I went into this race feeling pretty confident. The weather was forecast to be perfect for racing, and except for the wind on the bridge it was. My running of the first half the previous year was one of my best races (not fastest – there were hills!). My average pace (on my watch) was 9:01 at this race, so I thought that a targeted pace of 9:20 was doable. (I Can Run Hills! A Recap of the The San Francisco (First) Half Marathon)

2018-san-francisco-marathon.jpegI came nowhere close to 9:20! Instead I ran one of my slowest marathons in a time of 4:39:05. What happened? Lots of things…here are the one’s I’m contemplating.

  1. I had a terrible night’s sleep! According to my Garmin, I got six hours of tossing and turning. It felt like less than that and I remember being concerned while I was trying to go will myself to sleep.

    Pre-race anxiety can cause lack of sleep and for this reason, I think, many advise us runners to make sure they sleep well two nights before the race. My Friday night sleep was just “OK” in that I slept for a bit more than eight hours but most of it was restless sleep.

    For me, this is a problem of menopause and one for which I have yet to find an adequate solution. I continue to try meditation and hopefully it will eventually help.

    In the end, this lack of good sleep didn’t help my mental or physical game on race day.

  2. Bad race strategy. As mentioned earlier I had thought I could average a 9:20 pace. I still think that I could do this but I should have approached it differently. Next time I need to run by effort and ignore the times on my watch. My coach tells me this all the time! I guess I’m a slow learner. Anyway, I think that I was trying so hard to not run too fast up the hills, followed by constantly checking my pace on the downhill, that I wore myself out mentally. Part of my rational for thinking this is that, even with the hills, I had the slowest average heart rate for any race that I have ever run! Would I have had a similarly bad outcome if I’d gone faster? Maybe, but the more I think about it, the more I am convinced that I didn’t put it all out there.
  3. I wasn’t as ready for the hills as I’d thought. Over the past few months I’ve been doing lots of my long runs inland, where there are some good hilly courses (I live near the coast in CA). In the two months before the race the inland temperatures had climbed to the point that running would be difficult. So those last runs were along the coast where it is mostly flat. In retrospect I should have just move my runs up to the very early morning and kept hitting those hills.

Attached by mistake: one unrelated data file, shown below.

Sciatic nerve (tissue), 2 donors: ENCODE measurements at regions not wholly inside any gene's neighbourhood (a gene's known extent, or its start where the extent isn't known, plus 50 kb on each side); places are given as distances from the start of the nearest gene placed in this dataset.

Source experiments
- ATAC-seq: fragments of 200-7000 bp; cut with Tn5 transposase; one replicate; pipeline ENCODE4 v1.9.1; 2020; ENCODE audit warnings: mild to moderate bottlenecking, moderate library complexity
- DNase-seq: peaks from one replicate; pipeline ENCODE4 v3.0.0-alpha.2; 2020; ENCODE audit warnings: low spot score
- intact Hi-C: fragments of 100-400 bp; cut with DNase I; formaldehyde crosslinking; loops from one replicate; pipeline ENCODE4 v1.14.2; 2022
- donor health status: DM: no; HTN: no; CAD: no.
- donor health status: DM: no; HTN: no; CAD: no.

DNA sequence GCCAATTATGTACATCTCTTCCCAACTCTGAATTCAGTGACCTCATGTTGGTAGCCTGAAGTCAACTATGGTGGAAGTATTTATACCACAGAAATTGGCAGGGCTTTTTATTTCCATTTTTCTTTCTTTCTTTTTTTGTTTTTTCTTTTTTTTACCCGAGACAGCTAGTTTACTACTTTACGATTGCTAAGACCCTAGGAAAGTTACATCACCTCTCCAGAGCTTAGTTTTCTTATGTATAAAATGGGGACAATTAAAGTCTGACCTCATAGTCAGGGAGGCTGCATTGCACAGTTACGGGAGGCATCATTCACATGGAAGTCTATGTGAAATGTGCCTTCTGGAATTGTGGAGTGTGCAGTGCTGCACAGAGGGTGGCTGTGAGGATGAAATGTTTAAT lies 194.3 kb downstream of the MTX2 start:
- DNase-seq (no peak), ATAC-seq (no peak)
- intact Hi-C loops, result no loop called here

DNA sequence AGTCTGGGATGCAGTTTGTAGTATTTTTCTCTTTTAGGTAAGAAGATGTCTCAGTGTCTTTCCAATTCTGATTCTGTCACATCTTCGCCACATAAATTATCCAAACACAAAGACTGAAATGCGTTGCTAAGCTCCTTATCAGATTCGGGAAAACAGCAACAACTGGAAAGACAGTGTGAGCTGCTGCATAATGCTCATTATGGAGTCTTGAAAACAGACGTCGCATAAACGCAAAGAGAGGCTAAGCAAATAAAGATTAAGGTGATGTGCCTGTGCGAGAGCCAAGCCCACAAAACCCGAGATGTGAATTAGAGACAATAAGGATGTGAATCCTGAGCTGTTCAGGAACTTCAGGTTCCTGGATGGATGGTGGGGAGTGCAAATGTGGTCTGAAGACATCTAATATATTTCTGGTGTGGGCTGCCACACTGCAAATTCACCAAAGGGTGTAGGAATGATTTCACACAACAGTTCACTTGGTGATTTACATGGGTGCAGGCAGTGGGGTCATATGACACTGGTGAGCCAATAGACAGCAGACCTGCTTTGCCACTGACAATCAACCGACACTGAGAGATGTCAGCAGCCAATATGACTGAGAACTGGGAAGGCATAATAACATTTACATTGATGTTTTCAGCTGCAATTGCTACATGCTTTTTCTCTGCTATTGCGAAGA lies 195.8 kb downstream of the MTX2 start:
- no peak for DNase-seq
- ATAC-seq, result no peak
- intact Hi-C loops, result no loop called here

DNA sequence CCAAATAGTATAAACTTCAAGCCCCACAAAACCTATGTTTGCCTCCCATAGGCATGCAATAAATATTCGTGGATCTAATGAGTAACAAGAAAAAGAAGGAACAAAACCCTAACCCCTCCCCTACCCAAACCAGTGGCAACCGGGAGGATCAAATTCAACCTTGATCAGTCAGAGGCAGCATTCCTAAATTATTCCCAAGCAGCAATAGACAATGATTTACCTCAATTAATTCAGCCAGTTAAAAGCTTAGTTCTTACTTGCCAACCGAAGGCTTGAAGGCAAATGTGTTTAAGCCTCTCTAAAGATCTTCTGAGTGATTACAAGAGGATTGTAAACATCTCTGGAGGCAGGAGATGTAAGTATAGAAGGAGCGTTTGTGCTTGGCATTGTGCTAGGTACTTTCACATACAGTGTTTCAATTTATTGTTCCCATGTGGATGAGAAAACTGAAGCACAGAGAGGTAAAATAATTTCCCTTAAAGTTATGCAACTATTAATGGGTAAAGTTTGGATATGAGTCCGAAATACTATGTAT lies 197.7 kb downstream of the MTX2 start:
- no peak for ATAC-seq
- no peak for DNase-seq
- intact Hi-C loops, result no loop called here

I also hadn’t realized that the true downhill portion wouldn’t commence until about mile 20. I have no excuse for this mistake! The course was changed slightly from previous years so it wasn’t exactly as I’d run it before but the final 10K was the same. I remember thinking at one point, “another @$#&^%$ climb!” I think my brain was more tired of slogging up those hills than my legs were.

  4. I didn’t have a contingency plan. I honestly thought I would ace this race and when that wasn’t happening I started to mentally check out. I bailed so thoroughly that I even had a little mimosa and a sip of beer when offered somewhere around mile 23!
  5. I’ve gained some weight since last summer. In fact I was at my lightest when I ran that half marathon last year. Pushing more pounds up those hills is certainly not easy…even if I’ve been having great strength training sessions and awesome runs. (The Never Ending Struggle with Weight is Downright Scary)

As I think about this more, I can see so many analogies to life. Sometimes we are surprised by the difficulties we encounter that we lose momentum and perform badly. At other times we surprise ourselves by how well we can do in the face of adversity. A benefit of endurance sport is that experiences like the San Francisco Marathon teach us about ourselves and thus prepare us to know that we can get through hard times…even if the getting through is not very pretty.

At the end, the race was just a race. One that taught me to better prepare myself mentally and physically.

But there’s more! There was something pretty cool that happened at this race and that story will be my next post. Stay tuned!